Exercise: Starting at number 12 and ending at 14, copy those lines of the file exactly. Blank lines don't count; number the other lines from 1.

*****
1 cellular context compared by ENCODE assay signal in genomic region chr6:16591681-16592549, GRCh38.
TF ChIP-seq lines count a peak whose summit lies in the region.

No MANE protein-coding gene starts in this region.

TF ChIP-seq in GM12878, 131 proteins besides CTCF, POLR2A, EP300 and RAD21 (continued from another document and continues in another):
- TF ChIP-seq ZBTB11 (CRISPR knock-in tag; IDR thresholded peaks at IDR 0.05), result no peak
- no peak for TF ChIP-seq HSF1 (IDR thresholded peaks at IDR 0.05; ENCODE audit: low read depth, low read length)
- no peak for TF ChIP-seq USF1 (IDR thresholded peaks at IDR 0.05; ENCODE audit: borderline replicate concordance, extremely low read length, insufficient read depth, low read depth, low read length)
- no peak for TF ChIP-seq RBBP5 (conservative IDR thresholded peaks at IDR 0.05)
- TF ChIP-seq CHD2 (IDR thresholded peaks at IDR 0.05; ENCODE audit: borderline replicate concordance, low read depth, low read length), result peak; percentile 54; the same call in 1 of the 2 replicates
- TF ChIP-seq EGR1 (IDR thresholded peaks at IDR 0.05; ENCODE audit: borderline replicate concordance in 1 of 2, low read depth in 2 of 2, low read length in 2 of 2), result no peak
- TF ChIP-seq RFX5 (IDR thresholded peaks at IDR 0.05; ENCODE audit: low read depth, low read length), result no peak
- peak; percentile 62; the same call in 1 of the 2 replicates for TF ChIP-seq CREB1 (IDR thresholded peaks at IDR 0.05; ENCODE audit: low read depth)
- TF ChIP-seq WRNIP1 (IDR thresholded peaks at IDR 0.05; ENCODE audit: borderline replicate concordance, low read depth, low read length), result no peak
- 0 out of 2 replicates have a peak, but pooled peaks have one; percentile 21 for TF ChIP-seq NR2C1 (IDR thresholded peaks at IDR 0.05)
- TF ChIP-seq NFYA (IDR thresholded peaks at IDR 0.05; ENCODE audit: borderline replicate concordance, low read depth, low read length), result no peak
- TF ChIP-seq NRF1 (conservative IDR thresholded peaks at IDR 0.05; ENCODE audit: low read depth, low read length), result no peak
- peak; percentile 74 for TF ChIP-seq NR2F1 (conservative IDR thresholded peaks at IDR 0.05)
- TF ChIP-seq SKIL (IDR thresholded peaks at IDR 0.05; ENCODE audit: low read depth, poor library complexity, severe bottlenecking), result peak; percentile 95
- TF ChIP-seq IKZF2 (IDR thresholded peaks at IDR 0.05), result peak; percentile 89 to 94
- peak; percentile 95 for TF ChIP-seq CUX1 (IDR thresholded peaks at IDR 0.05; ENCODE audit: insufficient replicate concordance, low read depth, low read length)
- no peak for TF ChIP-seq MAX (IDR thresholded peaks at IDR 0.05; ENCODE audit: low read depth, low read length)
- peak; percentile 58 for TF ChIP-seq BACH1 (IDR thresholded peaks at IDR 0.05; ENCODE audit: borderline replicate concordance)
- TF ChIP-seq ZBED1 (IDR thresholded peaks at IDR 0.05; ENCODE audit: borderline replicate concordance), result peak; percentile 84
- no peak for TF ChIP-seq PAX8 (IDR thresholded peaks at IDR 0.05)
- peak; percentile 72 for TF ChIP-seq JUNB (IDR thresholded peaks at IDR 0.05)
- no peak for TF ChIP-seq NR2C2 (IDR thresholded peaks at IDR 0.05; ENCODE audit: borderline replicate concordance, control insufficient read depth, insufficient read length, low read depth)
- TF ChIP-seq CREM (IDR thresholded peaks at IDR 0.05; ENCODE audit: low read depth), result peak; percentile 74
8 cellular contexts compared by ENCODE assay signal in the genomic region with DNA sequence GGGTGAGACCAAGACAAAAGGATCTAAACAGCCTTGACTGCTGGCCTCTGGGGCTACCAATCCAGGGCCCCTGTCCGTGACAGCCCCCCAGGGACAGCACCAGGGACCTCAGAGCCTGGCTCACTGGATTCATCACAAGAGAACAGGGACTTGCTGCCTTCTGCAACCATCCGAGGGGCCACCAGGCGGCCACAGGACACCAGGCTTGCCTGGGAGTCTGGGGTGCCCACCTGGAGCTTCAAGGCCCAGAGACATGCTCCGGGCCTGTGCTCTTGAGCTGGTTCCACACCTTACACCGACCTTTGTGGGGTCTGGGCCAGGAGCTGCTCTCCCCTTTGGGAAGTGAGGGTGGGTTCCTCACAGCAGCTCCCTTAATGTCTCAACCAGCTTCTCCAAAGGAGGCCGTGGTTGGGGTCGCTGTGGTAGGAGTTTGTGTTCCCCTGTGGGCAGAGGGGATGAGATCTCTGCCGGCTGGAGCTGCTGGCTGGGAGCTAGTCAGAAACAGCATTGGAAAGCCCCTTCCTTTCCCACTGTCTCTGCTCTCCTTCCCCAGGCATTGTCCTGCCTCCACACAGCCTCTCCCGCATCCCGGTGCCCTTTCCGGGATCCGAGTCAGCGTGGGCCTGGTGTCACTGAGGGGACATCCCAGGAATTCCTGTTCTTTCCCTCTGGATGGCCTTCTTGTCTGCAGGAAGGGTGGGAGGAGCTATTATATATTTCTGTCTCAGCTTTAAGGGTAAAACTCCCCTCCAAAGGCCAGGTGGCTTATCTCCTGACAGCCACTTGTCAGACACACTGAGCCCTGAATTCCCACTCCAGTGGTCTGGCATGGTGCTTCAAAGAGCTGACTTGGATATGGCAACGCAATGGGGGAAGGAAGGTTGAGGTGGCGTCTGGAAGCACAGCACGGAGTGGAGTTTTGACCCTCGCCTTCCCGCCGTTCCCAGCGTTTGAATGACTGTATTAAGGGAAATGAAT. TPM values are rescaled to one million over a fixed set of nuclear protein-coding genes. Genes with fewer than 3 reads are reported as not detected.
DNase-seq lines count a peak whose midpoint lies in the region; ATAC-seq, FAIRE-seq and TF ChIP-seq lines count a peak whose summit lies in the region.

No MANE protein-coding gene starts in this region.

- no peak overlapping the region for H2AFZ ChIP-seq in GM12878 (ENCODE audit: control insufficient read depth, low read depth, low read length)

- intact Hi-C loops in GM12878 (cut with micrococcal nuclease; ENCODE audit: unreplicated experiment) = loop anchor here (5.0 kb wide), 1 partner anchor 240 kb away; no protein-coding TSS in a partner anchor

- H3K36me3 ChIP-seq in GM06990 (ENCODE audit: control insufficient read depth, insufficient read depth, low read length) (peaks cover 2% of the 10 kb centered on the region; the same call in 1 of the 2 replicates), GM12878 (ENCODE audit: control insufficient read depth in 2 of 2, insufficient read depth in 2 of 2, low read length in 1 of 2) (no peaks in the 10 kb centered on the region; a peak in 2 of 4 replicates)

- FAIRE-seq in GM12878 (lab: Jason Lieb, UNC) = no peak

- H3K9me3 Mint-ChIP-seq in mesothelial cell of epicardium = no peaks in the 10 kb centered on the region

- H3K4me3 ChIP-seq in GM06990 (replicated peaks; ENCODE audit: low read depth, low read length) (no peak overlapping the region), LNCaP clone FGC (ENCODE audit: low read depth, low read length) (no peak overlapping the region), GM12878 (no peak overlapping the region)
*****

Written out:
- peak; percentile 62; the same call in 1 of the 2 replicates for TF ChIP-seq CREB1 (IDR thresholded peaks at IDR 0.05; ENCODE audit: low read depth)
- TF ChIP-seq WRNIP1 (IDR thresholded peaks at IDR 0.05; ENCODE audit: borderline replicate concordance, low read depth, low read length), result no peak
- 0 out of 2 replicates have a peak, but pooled peaks have one; percentile 21 for TF ChIP-seq NR2C1 (IDR thresholded peaks at IDR 0.05)